Shortly after his accident, Gage had already become a small celebrity: a man who shoots an iron rod through his head and survives is found food for the press. In addition, Gage quickly became a living exhibit and research object for science: in November 1848 it was presented to a medical meeting in Boston, and it was repeatedly shown in a museum in Manhattan.

When Gage became too much public, he moved south: he became a coachman in Chile, after a few years he traveled to relatives in San Francisco. The now 36-year-old former railroad worker died there of an epileptic fit in 1860, probably a late consequence of his accident. The public is fast moving and hardly anyone takes any notice of his death.

It is his former doctor, John Harlow, who made Phineas Gage arguably the most famous case in neuroscience. When he learned of his death in 1866, he arranged for the body to be exhumed. With the limited resources of his time, Harlow can only theoretically work out how the iron rod must have pierced Gage's skull - no autopsy was performed on his corpse when the internal organs were still intact.

Like all physicians of his time, Harlow had to rely on such so-called lesion studies. The researchers tried to use the behavior of brain injured persons to infer which processes take place where in the brain. In order to be able to "look into the brain" of living people, modern technologies such as activity measurements by electroencephalographs (EEG) or imaging methods such as positron emission (PET) and magnetic resonance imaging (MRI) are required. For Harlow, however, Gage seems to be the perfect case Localizing decision-making skills, morals and character traits in the brain - the idea that certain regions in the brain are responsible for certain functions is given an empirical foundation.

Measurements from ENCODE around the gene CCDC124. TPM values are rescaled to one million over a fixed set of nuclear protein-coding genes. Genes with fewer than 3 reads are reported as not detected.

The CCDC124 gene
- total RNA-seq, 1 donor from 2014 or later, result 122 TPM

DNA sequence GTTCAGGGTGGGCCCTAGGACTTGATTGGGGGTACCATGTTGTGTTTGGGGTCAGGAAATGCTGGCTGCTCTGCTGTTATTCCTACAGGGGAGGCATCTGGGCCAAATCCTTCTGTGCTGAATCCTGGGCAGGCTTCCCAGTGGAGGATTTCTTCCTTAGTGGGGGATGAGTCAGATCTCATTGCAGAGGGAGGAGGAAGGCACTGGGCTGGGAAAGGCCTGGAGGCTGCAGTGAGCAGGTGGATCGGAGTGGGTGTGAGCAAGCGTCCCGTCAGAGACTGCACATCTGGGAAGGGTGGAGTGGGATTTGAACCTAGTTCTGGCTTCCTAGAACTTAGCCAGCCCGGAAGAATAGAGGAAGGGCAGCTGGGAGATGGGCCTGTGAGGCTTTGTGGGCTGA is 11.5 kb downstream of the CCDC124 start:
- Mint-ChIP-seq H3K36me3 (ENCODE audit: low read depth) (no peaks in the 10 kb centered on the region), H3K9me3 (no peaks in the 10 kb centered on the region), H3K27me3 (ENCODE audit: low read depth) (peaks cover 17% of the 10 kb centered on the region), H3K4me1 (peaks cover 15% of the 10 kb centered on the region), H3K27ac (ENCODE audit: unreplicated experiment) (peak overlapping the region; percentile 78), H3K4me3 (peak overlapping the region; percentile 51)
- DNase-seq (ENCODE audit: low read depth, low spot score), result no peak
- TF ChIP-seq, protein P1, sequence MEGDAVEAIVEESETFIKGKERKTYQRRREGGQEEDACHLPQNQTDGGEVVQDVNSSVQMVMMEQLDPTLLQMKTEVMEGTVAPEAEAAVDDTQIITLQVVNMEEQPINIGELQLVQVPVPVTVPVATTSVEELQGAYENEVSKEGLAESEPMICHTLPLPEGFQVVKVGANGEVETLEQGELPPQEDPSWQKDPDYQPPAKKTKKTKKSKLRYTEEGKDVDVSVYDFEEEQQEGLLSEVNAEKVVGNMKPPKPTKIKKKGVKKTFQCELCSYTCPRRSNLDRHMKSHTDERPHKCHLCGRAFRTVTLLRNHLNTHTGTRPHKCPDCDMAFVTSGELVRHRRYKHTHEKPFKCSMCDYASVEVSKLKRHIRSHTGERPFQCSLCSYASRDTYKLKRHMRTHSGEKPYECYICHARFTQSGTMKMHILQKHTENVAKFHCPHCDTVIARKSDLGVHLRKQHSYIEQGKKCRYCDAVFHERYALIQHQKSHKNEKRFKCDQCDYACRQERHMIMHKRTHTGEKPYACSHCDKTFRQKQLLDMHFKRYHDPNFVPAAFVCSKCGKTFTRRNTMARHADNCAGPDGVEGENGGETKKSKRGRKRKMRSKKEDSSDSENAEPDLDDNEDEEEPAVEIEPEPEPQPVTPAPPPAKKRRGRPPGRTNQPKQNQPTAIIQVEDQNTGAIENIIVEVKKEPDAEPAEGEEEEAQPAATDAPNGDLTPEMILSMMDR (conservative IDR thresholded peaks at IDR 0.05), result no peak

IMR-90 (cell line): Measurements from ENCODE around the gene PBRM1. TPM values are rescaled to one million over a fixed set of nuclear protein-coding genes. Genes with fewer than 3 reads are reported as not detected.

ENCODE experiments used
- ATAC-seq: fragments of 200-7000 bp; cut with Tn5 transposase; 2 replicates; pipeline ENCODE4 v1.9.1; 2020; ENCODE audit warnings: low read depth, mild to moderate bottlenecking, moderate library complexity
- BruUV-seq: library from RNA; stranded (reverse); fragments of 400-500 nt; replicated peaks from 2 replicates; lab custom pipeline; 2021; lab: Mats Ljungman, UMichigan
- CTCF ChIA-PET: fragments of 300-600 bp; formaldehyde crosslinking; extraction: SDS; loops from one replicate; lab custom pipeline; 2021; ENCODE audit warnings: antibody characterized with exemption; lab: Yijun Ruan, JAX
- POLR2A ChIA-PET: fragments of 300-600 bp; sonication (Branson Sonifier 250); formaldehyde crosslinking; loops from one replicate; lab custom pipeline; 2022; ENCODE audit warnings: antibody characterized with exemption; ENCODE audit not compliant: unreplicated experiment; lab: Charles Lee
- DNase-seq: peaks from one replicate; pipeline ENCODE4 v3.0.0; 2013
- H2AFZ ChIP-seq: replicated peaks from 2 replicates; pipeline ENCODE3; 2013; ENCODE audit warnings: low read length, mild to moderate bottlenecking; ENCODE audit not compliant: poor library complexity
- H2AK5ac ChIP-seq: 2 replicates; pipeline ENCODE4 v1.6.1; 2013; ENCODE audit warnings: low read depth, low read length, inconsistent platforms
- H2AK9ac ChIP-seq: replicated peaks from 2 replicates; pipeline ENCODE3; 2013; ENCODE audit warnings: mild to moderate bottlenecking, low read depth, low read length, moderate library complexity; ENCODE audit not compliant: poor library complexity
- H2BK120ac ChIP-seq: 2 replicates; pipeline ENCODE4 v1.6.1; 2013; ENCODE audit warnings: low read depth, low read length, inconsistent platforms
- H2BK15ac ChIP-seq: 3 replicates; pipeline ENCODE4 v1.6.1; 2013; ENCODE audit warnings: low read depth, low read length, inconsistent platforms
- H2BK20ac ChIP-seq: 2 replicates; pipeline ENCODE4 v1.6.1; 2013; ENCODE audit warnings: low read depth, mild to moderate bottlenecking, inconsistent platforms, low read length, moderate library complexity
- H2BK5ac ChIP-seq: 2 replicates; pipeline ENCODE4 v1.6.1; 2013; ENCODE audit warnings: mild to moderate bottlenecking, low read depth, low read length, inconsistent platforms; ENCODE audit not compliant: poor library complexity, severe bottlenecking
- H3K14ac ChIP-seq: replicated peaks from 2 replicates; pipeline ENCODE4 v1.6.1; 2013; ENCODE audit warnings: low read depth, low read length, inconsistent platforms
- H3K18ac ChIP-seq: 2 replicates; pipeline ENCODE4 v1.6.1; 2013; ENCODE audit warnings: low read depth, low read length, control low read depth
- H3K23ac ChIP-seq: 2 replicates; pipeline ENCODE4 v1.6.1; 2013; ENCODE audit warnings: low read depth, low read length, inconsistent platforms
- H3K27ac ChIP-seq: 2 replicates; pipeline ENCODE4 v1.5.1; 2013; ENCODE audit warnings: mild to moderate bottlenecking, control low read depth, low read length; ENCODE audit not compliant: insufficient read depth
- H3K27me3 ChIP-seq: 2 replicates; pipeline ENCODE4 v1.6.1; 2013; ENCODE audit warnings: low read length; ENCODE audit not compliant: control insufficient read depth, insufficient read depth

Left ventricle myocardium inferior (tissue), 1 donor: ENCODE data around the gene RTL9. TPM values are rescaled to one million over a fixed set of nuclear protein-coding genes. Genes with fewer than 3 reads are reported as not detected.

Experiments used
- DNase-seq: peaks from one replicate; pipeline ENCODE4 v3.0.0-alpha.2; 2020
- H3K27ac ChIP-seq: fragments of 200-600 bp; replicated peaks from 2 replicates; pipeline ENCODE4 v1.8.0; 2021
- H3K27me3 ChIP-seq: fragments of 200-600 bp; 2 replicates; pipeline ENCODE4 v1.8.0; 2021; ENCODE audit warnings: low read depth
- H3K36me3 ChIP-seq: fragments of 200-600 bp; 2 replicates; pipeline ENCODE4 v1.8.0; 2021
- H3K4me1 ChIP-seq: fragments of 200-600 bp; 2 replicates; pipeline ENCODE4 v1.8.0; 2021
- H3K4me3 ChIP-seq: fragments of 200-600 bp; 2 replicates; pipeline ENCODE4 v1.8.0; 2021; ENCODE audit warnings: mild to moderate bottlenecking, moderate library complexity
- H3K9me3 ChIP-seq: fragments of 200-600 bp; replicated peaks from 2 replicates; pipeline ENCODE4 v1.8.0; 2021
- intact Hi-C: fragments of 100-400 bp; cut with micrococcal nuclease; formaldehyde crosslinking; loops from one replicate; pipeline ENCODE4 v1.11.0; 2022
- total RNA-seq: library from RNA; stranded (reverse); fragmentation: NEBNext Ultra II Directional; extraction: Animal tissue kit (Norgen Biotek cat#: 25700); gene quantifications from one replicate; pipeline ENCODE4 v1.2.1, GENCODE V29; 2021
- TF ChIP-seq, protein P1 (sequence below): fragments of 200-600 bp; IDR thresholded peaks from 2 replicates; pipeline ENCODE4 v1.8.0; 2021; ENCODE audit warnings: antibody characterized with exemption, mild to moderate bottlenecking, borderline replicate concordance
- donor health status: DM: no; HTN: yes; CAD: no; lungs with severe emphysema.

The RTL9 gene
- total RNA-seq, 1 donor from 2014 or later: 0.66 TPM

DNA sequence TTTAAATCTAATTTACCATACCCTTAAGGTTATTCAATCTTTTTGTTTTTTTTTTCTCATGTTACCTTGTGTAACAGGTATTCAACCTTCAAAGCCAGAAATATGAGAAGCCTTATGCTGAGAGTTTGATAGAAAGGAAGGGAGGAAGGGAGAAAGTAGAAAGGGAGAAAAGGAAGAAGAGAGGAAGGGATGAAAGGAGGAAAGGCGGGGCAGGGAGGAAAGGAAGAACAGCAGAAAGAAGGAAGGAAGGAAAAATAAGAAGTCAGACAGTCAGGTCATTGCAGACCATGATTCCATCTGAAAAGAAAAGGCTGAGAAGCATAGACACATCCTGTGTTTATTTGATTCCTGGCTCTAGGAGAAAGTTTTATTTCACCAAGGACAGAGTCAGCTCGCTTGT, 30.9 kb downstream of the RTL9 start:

For a long time the prevailing opinion was that the iron bar only destroyed large parts of Gage's left frontal lobe. Therefore his comprehension and language ability remained largely intact; whereas it became an almost impossible task for Gage to make decisions that should allow for new situations.

But the research on Gage's brain was far from over: In 1994, almost 150 years after the accident in Vermont, an American research team tried to show that Gage's right frontal lobe was also hit. To do this, the scientists are using a three-dimensional model of Gage's skull for the first time, which they created on the basis of photographs and X-rays. But ten years later, a digital reconstruction shows that the right frontal lobe has remained unharmed after all. Research from 2012 confirms this, but shows that neural connections in the right frontal lobe have been damaged - this could also explain Gage's extreme behavioral changes.

To this day, Gage's case and all its riddles appear in many textbooks. His skull and fateful iron bar are kept on the Harvard Medical School campus, and are some of the most sought-after objects in the accompanying museum.

As is so often the case in scientific discourse, the last word has probably not yet been spoken in the Phineas Gage case. The distracted rock sprinkler has certainly achieved one thing, however: His mishap was a spark for exploring the different regions of our brain.